SOUTH PORTLAND — Would you pull into a gas station and fill your tank if you couldn’t know the price of gas? What if the attendant said he didn’t know the price either but recommended you go ahead and fill up, and his company would send you a bill later? Of course not. No consumer would tolerate this behavior in any industry, but in health care it’s the norm.

In these uncertain times of the COVID-19 pandemic, when concerns about needing health care and worries of how to pay for it are top of mind, the need for health care price transparency has never been more urgent.

Maine Sens. Susan Collins and Angus King have a chance to make health care price transparency happen for us and for all Americans. The U.S. Senate recently introduced the Health Care PRICE Transparency Act (S.4106), which would require all hospitals to reveal their cash prices and secret, negotiated rates with insurers in an easy-to-read online format by Jan. 1. This is information that 90 percent of Americans want, but that hospitals and insurance companies have been aggressively fighting because they don’t want to kill their golden goose.

We need them to not only support this bill, but also to join with lawmakers in the effort to include the bill in the next COVID-19 stimulus package and make it the law.

As more Mainers go without insurance or choose high-deductible health plans, they need the ability to shop for health care based on price and quality. Without price transparency, they will continue to be targets for surprise, after-the-fact medical bills in amounts far greater than is reasonable. Knowing how often this happens, many consumers delay seeking necessary medical attention, hoping their problem will just go away. This can lead to patients not getting care until they are in critical condition, or worse. The fear of facing bankruptcy because of outrageous medical bills often motivates consumers to roll the dice. However, if they could know the price of health care ahead of time, they could compare prices, and be in control of their health care dollars, not blindsided by bills they could not see coming.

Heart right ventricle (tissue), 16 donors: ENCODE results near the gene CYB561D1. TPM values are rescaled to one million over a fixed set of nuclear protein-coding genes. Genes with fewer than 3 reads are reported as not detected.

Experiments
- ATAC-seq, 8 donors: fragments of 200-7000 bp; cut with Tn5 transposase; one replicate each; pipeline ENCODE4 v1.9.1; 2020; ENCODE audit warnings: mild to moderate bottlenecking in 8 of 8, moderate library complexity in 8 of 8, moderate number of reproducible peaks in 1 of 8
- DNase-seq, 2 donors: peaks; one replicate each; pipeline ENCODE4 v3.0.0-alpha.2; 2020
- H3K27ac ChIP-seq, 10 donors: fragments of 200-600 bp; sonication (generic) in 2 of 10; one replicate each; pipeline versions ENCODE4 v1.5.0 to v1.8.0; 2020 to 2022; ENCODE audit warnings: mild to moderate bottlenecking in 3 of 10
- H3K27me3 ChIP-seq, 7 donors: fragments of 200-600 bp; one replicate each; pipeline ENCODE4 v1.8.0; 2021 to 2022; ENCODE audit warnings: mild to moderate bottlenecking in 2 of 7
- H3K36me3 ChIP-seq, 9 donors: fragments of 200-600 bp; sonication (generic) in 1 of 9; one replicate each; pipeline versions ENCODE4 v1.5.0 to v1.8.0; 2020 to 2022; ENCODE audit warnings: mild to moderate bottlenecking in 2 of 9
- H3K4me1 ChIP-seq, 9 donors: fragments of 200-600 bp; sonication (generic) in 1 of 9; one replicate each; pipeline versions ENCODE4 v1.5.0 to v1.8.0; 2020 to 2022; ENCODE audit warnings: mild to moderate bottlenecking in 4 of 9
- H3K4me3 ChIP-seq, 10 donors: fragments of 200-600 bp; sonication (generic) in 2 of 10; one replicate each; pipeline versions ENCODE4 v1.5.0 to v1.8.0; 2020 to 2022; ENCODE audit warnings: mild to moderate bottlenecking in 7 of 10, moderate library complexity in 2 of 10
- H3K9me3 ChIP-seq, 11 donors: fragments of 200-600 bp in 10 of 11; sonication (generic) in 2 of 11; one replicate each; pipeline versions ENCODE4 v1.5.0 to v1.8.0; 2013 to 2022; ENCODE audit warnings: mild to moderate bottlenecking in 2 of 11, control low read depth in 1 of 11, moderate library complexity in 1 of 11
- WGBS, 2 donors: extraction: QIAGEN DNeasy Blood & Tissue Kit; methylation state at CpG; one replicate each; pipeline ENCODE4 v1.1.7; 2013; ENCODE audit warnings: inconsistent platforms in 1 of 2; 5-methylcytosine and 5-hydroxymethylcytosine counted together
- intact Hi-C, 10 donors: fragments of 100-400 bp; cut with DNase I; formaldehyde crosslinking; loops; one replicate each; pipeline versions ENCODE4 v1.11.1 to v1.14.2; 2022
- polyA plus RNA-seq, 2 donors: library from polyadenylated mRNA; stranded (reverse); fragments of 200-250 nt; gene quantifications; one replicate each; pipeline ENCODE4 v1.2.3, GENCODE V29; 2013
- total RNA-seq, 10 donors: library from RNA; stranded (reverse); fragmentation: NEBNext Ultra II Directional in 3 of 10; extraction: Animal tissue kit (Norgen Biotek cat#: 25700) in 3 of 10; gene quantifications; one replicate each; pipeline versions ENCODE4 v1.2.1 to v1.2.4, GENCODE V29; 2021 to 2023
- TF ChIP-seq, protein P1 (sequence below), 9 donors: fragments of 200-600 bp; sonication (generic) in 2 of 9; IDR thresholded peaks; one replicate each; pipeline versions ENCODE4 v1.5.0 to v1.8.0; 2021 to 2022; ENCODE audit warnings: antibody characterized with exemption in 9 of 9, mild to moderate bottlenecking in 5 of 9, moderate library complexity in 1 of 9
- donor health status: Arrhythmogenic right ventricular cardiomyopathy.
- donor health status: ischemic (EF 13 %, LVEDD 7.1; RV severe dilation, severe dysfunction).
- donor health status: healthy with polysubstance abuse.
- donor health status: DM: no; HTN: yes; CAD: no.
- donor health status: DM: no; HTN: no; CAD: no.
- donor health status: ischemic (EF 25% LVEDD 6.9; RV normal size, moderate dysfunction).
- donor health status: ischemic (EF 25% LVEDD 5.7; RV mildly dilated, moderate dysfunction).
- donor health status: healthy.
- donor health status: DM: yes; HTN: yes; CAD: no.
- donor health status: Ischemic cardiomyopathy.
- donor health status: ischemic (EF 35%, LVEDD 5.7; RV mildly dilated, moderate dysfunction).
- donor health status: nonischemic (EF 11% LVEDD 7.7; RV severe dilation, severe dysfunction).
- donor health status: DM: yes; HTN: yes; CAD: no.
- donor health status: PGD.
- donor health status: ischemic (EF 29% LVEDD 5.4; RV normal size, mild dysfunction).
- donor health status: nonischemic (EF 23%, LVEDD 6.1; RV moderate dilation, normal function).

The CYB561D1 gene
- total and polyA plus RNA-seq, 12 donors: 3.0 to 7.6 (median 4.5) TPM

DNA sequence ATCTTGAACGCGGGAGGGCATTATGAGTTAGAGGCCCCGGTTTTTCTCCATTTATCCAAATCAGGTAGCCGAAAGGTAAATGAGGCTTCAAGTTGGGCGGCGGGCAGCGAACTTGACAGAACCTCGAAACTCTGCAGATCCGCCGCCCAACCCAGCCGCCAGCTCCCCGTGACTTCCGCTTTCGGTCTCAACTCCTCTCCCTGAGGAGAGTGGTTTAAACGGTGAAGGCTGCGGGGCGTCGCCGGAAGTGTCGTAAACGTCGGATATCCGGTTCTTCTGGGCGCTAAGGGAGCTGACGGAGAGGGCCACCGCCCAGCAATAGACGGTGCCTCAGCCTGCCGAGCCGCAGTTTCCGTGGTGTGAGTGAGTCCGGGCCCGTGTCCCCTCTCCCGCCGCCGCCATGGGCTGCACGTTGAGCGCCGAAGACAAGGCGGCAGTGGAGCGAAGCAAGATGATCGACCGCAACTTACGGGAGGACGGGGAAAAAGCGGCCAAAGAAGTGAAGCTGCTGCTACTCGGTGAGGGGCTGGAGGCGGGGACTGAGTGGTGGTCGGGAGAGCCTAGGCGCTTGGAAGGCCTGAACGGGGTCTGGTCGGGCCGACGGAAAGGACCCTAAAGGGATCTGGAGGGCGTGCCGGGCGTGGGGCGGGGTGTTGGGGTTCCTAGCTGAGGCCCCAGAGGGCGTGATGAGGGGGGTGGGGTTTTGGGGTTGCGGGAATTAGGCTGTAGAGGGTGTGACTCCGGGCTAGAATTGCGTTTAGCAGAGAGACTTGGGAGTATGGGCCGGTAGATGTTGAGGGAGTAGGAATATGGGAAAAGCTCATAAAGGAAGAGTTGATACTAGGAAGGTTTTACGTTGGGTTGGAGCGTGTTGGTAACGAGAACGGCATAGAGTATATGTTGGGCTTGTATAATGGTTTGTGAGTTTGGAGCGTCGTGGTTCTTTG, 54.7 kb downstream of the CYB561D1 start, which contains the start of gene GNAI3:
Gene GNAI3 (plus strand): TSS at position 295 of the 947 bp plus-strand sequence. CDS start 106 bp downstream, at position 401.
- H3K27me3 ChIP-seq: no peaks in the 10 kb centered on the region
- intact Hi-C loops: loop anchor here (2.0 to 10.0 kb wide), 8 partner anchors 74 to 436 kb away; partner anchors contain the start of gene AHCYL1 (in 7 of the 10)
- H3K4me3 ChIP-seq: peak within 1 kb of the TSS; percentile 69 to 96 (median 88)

Besides helping patients find health care at the lowest cost, complete price transparency in health care would also spur competition, which would drive down prices, spur innovation and lead to better quality and access.

Those fighting the price transparency law claim that health care is too complex to respond to the same free-market principles that govern every other market. Notably, these are the same players who profit most from the opaque status quo.

Don’t buy their argument. Today’s technology can synthesize huge amounts of data and put exact real-time prices for airline tickets and automobiles at our fingertips in seconds. The same can happen with health care prices. That’s why a law that would require every hospital, medical office and clinic to post their prices – cash and secret, negotiated rates – in a way that is easy to search and accessible is so needed.

As a direct primary care physician in the Portland area, I strive with my staff to find transparent pricing for our price-conscious patients. It isn’t easy. We know that the price for the same blood test can cost anywhere from $3 to $60, depending on where you go, but most patients don’t find out until it’s too late.

Price transparency would fix that, which is why we need to make S.4106 law. We need to hold our lawmakers accountable to Americans, not to the powerful health care lobby, who are paying lawmakers handsomely to vote otherwise. Health care price transparency is not a red or a blue issue. It’s a widely bipartisan issue. This law would bring tremendous financial empowerment to American households, and would cost taxpayers nothing.

Please urge Sens. Collins and King to vote for the price transparency bill and to move to include it in the next COVID-19 stimulus package. It is what Americans want, need and deserve.

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